John Rogers, an education professor at UCLA who was not involved with the study, said there were a few possible reasons the initiative has benefited elementary school students more than high schoolers.
One possibility, he said, is that LAUSD's Small Learning Communities program -- an effort to forge intimate educational experiences in large, potentially impersonal high schools -- has already paid off, meaning high school students have less to gain from moving to smaller schools.
But it's also possible, he added, that high schools are so large that it's impossible for them to replicate the kind of community possible at an elementary school.
"One thing we may be seeing is that high schools are already so large that whether you have a 3,000- or 5,000-student high school, you're already at a size that you don't have a sense of intimacy, and a feeling that everybody knows each other," Rogers said.
While the new-schools initiative has reduced the overall size of LAUSD schools, classroom size has stayed roughly the same since it began, according to state data. By the time the new-schools initiative is complete, LAUSD will have built about 130 new facilities over the course of a decade.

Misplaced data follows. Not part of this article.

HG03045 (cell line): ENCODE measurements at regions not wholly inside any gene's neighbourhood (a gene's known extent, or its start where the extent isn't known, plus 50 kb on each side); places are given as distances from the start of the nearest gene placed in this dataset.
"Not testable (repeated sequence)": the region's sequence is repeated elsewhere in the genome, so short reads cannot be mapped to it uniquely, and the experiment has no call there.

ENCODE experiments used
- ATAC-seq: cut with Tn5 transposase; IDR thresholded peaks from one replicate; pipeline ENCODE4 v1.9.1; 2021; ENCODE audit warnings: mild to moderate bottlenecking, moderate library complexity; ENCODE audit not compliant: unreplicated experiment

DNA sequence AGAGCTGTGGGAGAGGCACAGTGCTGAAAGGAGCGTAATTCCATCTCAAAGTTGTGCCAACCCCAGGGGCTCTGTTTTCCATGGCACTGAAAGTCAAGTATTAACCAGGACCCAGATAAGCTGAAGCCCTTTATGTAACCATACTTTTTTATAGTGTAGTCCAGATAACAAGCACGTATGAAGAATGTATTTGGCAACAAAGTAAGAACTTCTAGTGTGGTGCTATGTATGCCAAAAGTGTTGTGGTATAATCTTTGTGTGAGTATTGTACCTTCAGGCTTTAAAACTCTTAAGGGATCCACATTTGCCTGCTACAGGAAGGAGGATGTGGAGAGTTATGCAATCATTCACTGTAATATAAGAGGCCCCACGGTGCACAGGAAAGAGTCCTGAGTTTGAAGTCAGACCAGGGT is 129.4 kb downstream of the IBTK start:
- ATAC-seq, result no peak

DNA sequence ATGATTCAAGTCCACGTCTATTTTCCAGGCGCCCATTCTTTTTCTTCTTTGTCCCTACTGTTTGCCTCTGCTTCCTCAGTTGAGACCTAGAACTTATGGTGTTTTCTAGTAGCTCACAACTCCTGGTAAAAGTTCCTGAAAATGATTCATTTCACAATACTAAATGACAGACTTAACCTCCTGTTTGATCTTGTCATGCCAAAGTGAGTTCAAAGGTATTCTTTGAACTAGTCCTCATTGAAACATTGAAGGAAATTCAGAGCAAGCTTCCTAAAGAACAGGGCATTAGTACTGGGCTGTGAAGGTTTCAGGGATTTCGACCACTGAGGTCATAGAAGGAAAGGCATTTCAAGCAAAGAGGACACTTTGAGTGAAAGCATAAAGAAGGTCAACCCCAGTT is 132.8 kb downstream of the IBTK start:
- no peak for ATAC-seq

The initiative has come with a hefty $19.5-billion price tag, making it the second-largest public works project in U.S. history, after the interstate highway system.
But the simple fact of building a new school might be more important than how much money is spent to build that school, Fuller said. The study noted that students improved their test scores by the same amount regardless of how expensive the new facility they moved to, potentially indicating a way for LAUSD and other school districts to save money as they work to reduce overcrowding.
"This is kind of a bright red flag to the district that as they finish the new schools, and as they move into renovating schools, they need to think much more carefully about cost-effective ways of refurbishing schools and improving the quality of facilities," Fuller said.